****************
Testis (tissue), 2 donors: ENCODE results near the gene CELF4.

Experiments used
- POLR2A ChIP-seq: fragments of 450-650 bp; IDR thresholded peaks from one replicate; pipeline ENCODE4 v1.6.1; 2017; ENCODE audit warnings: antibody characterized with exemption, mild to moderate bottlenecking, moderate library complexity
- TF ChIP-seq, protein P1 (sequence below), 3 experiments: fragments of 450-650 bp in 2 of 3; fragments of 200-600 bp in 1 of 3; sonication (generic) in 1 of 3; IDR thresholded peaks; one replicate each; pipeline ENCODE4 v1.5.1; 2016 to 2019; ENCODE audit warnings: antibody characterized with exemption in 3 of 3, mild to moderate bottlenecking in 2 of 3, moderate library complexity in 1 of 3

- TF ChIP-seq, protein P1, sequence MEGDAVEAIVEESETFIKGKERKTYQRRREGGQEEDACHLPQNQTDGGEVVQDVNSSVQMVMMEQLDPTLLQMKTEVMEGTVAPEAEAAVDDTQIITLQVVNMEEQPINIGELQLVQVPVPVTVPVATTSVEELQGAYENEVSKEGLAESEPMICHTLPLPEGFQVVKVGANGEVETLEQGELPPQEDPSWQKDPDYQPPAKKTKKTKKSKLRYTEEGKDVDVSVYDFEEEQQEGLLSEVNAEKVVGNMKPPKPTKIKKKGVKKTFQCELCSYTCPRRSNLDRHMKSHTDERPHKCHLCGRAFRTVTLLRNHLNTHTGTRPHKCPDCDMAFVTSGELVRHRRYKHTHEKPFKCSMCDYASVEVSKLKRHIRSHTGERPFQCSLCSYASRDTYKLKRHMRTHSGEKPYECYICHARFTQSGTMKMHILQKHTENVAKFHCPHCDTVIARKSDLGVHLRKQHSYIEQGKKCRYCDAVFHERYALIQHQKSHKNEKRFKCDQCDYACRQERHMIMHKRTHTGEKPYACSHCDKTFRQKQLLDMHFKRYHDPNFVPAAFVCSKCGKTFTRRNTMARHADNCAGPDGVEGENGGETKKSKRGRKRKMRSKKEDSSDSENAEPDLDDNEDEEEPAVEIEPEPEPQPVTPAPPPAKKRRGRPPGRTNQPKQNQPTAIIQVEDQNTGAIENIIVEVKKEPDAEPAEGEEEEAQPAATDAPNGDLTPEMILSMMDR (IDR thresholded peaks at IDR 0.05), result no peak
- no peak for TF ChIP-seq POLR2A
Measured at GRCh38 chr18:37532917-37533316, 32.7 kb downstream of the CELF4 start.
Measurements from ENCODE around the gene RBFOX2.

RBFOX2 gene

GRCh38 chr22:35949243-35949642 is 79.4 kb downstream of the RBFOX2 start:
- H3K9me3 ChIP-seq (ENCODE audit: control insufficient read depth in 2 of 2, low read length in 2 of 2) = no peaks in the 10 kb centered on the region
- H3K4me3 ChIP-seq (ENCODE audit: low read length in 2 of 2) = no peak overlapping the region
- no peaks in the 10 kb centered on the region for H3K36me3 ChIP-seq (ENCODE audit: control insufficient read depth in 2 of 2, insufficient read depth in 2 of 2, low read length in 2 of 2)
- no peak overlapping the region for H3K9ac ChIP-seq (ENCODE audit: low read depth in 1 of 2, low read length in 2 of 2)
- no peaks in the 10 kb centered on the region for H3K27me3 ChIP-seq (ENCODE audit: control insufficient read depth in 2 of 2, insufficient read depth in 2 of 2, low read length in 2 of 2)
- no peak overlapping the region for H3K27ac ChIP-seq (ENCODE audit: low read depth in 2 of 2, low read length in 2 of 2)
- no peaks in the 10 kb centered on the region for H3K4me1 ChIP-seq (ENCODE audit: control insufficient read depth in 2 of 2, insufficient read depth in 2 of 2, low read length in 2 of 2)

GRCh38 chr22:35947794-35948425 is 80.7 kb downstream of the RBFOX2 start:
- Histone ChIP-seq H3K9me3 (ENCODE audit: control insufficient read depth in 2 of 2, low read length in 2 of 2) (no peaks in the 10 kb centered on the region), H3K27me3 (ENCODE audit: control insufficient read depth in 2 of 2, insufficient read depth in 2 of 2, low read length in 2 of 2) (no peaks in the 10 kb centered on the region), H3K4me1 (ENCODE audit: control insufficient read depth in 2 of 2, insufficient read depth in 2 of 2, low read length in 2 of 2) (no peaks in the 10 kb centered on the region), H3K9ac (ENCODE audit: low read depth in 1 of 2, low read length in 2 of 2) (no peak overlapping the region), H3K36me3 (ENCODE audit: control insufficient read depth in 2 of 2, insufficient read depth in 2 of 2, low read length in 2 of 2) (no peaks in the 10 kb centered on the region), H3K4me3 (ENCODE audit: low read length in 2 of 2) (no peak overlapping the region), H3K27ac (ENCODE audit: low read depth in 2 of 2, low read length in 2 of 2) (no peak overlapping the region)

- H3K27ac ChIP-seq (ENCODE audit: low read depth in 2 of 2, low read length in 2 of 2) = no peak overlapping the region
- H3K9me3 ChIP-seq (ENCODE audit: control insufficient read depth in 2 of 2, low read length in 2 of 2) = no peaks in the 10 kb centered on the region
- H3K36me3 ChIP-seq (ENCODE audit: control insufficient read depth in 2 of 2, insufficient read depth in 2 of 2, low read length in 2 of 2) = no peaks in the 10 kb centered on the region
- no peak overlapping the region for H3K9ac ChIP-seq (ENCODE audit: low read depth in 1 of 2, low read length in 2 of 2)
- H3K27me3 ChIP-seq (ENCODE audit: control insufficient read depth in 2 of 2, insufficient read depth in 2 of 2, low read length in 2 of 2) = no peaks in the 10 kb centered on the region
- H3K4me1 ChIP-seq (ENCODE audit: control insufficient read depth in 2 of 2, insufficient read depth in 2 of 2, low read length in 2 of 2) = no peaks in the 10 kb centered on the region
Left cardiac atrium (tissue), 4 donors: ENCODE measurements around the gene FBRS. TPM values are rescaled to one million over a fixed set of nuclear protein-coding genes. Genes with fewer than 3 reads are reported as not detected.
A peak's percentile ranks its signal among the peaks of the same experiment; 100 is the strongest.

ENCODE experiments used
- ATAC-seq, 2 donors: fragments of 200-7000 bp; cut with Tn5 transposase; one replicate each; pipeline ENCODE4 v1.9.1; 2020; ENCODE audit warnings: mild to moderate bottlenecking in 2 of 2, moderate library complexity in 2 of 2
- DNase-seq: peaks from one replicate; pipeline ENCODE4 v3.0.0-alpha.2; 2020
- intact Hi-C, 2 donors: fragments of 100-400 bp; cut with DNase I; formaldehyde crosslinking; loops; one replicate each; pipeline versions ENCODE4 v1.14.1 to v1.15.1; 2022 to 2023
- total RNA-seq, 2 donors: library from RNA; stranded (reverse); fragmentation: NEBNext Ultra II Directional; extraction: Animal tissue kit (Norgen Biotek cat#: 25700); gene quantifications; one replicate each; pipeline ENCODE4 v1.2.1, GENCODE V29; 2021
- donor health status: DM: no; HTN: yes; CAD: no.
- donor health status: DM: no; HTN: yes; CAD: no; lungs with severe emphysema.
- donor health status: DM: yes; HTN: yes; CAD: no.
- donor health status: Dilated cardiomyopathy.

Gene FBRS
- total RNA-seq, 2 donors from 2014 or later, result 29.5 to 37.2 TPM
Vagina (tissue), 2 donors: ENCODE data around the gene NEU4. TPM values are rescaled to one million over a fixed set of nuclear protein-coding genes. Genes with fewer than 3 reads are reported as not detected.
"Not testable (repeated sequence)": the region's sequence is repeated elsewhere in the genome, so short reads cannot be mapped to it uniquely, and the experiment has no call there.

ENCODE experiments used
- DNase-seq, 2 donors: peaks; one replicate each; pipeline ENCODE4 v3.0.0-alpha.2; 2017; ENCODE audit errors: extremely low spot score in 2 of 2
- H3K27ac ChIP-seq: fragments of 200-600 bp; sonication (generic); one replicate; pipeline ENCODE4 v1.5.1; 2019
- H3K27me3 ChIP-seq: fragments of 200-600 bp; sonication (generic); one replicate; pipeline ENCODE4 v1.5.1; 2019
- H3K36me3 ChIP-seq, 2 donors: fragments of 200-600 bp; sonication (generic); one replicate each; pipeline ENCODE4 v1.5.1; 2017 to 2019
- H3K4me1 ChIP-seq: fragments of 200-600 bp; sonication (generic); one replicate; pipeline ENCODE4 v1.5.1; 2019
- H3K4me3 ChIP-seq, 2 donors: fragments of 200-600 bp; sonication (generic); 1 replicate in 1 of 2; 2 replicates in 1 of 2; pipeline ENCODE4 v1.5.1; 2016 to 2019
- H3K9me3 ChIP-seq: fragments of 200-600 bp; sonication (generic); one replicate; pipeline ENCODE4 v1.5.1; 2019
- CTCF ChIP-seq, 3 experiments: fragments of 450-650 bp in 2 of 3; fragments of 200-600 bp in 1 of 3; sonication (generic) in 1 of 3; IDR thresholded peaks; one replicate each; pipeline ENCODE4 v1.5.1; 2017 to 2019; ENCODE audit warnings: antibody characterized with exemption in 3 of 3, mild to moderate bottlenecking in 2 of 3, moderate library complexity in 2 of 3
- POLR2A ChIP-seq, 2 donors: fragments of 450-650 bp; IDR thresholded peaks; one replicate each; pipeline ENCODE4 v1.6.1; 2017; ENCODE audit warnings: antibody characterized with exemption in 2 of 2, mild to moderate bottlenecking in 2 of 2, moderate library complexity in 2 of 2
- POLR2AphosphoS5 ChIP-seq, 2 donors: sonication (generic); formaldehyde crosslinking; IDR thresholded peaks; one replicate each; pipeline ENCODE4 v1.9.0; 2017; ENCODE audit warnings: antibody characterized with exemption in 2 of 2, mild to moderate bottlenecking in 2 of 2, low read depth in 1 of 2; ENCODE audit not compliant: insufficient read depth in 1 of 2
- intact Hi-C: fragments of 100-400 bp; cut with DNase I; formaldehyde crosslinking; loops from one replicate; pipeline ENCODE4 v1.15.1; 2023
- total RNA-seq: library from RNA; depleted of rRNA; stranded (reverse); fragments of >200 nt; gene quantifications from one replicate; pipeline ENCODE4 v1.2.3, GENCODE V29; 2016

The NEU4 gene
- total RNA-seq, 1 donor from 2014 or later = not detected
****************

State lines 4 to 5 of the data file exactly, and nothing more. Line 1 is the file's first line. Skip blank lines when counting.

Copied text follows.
- TF ChIP-seq, protein P1 (sequence below), 3 experiments: fragments of 450-650 bp in 2 of 3; fragments of 200-600 bp in 1 of 3; sonication (generic) in 1 of 3; IDR thresholded peaks; one replicate each; pipeline ENCODE4 v1.5.1; 2016 to 2019; ENCODE audit warnings: antibody characterized with exemption in 3 of 3, mild to moderate bottlenecking in 2 of 3, moderate library complexity in 1 of 3

- TF ChIP-seq, protein P1, sequence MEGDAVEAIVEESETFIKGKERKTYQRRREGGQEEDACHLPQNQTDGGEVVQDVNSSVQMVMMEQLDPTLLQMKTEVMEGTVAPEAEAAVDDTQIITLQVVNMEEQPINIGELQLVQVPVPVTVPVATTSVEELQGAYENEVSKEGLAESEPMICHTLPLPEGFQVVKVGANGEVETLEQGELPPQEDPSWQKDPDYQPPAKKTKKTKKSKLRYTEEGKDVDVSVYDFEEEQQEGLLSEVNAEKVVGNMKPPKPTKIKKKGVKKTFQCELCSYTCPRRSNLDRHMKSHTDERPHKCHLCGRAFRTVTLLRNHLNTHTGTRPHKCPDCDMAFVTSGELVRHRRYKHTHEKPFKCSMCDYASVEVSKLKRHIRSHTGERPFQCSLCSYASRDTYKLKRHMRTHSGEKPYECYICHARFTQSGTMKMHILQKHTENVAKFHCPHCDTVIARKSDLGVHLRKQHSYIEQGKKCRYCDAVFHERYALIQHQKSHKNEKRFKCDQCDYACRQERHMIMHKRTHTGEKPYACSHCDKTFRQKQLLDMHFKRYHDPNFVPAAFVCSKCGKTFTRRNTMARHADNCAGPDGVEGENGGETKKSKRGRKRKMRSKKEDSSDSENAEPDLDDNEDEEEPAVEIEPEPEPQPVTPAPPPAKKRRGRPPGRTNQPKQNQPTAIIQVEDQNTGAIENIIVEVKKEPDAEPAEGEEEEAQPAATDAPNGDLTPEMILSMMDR (IDR thresholded peaks at IDR 0.05), result no peak